Yeah i know how textures can be small,but it is that i want more and more details,never enough as Roisin Murphy said in some song,ha ha.
Look at this building i am modeling,it is about 650 polys,just for example,not fully textured.
http://img33.imageshack.us/img33/7803/uvwf.jpg

GradiusCancer
11-09-2009, 02:38 AM
ikomnen
That's not the best presentation since the lighting is dark, and it has a black background. Basically default lighting and render is always bad news. It's better to screen grab from editor viewport of game screen shot.

More importantly, slapping pictures on a model doesn't really count as texturing. You should learn to paint textures. Since these pictures are unmodified, they have different contrast, levels, saturation and make your building look like crap.

Your also wasting a lot of polygons by putting a lot into small details that don't enhance silhouette while leaving large surfaces planar. This is something I covered earlier in this thread.

Texture resolution has nothing to do with detail. It's the quality of the texture. A larger material size allows for clearer small frequency details, but none of this matter unless the artist has full command of their pixels. The measure of a game artist is in what they can do under limitations.

ikomnen
11-09-2009, 10:55 AM
All true what you said,it is WIP,no normal maps,nothing,only pasting pictures on a model,and i posted it only as a reference of polygon numbers,650,for Mordin to roughly compare and see what can be done with less than 1000 polys,and maybe to try something low for a change and practice,it is not finished model,i said that.

What did you mean by
... while leaving large surfaces planar
- did you mean like roof or walls are too flat and empty?
i can model couple of tiles to break monotony and this laser cut look,but the guys dont like it,it will be seen from sky,something like diablo,only with rotation,not FPS.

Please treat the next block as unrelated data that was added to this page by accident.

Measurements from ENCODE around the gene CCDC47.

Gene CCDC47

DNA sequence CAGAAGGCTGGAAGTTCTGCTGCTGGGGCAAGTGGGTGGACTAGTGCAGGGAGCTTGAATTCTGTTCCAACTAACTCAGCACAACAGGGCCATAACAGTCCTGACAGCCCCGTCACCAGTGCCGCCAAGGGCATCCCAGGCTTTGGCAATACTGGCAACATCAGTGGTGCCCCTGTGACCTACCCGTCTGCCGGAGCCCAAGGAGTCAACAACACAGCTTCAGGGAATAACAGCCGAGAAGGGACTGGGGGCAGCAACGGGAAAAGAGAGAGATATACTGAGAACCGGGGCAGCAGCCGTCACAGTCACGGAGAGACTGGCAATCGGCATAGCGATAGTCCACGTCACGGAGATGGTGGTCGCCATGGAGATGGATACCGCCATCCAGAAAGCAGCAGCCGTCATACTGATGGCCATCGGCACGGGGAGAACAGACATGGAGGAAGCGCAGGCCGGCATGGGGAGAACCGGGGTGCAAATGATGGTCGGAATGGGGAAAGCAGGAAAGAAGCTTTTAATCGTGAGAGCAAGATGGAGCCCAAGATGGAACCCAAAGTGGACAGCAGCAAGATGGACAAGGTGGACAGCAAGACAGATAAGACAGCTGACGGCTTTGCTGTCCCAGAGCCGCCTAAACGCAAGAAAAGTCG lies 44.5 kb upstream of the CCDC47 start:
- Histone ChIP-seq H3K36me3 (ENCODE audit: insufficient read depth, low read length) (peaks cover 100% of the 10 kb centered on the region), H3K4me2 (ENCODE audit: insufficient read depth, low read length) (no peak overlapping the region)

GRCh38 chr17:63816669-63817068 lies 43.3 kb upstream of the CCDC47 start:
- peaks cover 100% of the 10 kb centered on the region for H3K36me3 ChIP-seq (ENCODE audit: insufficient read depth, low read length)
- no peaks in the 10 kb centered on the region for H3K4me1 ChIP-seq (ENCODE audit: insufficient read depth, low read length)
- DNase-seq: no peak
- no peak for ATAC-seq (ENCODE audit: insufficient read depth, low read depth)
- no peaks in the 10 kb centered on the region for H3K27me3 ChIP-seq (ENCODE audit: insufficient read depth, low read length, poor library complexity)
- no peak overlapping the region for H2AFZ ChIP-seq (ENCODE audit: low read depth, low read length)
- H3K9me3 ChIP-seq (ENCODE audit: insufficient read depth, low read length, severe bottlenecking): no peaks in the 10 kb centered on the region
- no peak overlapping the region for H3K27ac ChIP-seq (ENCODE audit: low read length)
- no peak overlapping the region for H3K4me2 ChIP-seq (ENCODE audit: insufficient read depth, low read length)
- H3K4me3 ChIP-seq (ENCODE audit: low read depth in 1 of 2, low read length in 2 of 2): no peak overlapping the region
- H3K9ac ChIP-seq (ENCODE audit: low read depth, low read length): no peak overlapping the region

Thanks for comments.

ikomnen
11-09-2009, 11:16 AM
All true what you said,it is WIP,no normal maps,nothing,only pasting pictures on a model,and i posted it only as a reference of polygon numbers,650,for Mordin to roughly compare and see what can be done with less than 1000 polys,and maybe to try something low for a change and practice,it is not finished model,i said that.

What did you mean by
... while leaving large surfaces planar
- did you mean like roof or walls are too flat and empty?
i can model couple of tiles to break monotony and this laser cut look,but the guys dont like it,it will be seen from sky,something like diablo,only with rotation,not FPS.

Thanks for comments.

ikomnen
11-09-2009, 11:24 AM
I have been on your site,great work,i didnt know you are pro !!!
How long are you working on texture for one house of yours (for example),and give me some reccomendations for some books or tutorials which helped you most with texturing,thanks for your time.

GradiusCancer
11-09-2009, 10:26 PM
Again, much of this has already been covered. If you'd just take the time to read my previous feedback I wouldn't have to be repeating myself.

Spending edges on small details while leaving the main silhouette a box is a waste. Man made structures settle, sag and dilapidate over time. The eye pics up these things, and this is why the building on the right's profile is more quickly recognized as a house.

Considering you're in an above style camera, a large chunk of detail should be in the roof.

http://chrisholden.net/tutor/building_profile01.jpg

ikomnen
11-09-2009, 11:10 PM
I know all that stuff about modeling,but the guys who decide about the game dont like the weared out look,i like it,but no use,they want the flat look.
Sorry for misunderstanding,i thought you were talking about flatnes of the textures when you said
"putting a lot into small details that don't enhance silhouette while leaving large surfaces planar"
because i suck with textures,modeling isnt the problem,my error,again.

kromano
11-10-2009, 07:53 PM
Though I sometimes find you to be abrupt in your comments, I find your critiques and suggestions to be valuable and right on the mark, Gradius. You've taught me a fair bit in your comments here that should hopefully improve a lot of my texturework. I understood levels in terms of black and white photography, but I'd never really understood them in colour images. Thanks for the useful information here.

Jibijib
11-12-2009, 06:53 PM
They're ace, no crits!!